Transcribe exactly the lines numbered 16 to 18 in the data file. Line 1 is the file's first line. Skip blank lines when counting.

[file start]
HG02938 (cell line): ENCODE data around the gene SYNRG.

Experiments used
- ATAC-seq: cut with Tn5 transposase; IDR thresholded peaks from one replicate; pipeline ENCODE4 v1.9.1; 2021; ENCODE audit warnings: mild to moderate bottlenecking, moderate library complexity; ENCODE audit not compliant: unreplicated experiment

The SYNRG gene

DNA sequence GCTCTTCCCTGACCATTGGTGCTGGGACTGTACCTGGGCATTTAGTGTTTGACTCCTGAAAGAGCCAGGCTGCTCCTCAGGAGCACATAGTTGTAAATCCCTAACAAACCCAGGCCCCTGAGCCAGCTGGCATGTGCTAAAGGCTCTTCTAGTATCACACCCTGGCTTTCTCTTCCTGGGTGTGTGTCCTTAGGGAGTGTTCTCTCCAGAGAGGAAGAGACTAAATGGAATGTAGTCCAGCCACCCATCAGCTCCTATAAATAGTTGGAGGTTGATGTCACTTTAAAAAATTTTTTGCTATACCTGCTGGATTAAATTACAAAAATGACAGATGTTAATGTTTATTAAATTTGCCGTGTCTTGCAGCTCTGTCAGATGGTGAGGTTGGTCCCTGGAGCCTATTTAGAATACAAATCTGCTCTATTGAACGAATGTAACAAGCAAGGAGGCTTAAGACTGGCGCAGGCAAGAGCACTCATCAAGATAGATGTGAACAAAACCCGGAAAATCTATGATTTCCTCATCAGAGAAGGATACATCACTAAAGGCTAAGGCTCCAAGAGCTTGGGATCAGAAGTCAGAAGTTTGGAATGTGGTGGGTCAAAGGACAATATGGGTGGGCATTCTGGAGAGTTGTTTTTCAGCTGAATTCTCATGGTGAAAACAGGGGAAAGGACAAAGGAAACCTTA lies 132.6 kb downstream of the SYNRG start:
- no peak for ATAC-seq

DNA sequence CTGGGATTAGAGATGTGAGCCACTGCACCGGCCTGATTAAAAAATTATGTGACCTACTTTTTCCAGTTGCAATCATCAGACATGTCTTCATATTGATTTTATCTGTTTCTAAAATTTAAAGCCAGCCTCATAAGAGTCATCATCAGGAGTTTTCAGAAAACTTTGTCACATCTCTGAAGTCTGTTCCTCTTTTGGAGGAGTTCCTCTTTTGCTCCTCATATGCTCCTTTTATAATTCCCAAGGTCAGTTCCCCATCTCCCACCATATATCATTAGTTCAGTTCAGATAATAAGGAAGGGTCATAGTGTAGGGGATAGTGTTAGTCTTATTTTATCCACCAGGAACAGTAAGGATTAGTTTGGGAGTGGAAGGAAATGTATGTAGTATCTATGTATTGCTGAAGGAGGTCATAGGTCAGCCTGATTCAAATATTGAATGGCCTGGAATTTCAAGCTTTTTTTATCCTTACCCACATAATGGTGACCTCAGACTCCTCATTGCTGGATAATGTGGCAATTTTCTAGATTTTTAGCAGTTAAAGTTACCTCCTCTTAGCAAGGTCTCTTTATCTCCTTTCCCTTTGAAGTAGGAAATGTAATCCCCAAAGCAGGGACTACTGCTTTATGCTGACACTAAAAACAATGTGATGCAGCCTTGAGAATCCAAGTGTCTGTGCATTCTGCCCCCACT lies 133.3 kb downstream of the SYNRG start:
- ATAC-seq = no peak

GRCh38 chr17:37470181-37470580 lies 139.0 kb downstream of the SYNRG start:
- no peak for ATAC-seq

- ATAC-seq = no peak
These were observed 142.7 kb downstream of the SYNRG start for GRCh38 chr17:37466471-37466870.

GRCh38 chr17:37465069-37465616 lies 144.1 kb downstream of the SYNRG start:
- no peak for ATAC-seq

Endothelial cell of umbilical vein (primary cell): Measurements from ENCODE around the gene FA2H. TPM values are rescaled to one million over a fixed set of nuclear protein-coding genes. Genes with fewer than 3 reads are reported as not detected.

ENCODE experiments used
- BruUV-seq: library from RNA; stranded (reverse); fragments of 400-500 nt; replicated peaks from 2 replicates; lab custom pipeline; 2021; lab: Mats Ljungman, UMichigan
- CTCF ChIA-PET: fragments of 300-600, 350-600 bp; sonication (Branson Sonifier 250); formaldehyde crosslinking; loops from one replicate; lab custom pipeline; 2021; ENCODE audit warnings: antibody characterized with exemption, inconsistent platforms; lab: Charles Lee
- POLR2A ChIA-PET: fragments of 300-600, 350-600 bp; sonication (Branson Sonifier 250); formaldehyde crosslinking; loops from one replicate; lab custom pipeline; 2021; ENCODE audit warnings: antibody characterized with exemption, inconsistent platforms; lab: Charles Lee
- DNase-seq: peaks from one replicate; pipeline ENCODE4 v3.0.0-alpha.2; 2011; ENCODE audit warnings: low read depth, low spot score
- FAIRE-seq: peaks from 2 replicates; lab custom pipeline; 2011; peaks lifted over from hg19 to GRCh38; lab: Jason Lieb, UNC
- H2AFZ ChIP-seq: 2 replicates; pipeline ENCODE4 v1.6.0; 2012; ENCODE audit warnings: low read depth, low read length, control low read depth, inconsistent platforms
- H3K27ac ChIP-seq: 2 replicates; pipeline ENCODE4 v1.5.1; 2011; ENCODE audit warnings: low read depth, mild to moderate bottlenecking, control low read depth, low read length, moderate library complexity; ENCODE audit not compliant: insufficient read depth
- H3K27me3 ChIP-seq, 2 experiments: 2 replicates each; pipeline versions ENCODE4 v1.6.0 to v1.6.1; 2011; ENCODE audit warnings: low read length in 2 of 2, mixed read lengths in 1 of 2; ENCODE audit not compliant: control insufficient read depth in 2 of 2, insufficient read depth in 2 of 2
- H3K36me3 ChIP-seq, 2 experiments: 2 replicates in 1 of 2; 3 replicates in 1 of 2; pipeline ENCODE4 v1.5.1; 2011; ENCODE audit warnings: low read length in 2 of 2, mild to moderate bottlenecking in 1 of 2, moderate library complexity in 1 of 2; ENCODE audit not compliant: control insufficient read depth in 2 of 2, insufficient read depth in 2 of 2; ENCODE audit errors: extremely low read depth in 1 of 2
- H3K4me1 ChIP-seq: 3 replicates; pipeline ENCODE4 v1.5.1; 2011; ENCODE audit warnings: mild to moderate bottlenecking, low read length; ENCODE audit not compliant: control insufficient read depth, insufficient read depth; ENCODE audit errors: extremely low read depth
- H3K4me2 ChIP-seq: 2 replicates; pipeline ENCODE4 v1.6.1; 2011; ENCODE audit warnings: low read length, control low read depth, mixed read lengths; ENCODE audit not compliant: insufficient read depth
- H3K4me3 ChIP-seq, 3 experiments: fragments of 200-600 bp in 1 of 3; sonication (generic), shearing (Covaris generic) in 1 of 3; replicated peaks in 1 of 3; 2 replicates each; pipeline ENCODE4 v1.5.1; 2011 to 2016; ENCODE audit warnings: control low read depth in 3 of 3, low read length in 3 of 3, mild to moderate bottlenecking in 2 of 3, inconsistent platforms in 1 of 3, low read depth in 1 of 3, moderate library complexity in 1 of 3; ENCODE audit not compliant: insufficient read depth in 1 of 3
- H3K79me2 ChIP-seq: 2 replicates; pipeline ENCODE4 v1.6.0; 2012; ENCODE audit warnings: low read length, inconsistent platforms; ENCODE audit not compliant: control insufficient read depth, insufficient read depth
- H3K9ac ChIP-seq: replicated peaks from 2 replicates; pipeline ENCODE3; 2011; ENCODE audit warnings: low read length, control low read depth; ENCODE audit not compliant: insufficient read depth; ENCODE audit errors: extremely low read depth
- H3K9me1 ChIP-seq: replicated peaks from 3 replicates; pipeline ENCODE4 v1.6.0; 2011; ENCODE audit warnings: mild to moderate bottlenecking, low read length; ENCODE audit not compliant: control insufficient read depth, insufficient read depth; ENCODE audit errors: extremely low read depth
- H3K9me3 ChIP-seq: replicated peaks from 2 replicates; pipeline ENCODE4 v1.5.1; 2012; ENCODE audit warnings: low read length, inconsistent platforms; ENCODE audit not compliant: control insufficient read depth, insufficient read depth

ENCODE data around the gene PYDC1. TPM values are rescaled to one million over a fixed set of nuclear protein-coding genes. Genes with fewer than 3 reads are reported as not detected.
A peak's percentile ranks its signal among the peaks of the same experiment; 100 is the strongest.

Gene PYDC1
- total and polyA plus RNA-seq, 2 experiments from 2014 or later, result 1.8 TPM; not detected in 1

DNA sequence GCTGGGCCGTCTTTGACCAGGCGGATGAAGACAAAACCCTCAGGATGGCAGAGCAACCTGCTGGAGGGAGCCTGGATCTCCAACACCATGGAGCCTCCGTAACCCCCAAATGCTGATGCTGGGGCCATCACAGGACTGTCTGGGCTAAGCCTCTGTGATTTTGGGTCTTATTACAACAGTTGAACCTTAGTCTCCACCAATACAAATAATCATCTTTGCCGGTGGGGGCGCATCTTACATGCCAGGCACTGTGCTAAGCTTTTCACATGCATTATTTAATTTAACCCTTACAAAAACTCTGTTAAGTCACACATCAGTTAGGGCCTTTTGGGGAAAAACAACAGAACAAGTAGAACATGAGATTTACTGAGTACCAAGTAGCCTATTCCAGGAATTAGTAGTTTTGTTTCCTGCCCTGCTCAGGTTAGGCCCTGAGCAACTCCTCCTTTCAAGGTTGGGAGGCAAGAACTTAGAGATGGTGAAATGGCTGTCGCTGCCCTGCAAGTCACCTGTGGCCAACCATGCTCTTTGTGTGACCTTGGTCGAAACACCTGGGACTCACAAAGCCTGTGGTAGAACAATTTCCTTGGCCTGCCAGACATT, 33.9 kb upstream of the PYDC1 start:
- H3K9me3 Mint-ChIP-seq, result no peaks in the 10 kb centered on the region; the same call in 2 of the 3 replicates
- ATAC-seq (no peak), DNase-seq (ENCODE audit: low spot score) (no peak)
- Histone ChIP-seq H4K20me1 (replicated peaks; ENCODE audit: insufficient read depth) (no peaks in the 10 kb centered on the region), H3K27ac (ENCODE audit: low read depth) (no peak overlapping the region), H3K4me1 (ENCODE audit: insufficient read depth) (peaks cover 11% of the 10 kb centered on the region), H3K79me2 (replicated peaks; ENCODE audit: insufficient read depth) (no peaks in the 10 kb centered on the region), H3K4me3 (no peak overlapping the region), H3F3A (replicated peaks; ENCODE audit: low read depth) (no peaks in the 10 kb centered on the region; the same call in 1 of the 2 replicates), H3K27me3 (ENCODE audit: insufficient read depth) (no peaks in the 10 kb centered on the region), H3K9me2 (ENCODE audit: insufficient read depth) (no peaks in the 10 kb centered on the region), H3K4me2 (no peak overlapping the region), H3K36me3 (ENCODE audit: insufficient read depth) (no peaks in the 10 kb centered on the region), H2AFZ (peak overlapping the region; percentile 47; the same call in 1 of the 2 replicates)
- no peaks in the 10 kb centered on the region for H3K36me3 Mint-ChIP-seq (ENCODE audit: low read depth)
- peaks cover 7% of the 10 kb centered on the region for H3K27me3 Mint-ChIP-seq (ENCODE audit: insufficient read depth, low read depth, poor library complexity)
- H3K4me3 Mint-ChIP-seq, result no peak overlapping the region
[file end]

ENCODE experiments used
- BruUV-seq: library from RNA; stranded (reverse); fragments of 400-500 nt; replicated peaks from 2 replicates; lab custom pipeline; 2021; lab: Mats Ljungman, UMichigan
- CTCF ChIA-PET: fragments of 300-600, 350-600 bp; sonication (Branson Sonifier 250); formaldehyde crosslinking; loops from one replicate; lab custom pipeline; 2021; ENCODE audit warnings: antibody characterized with exemption, inconsistent platforms; lab: Charles Lee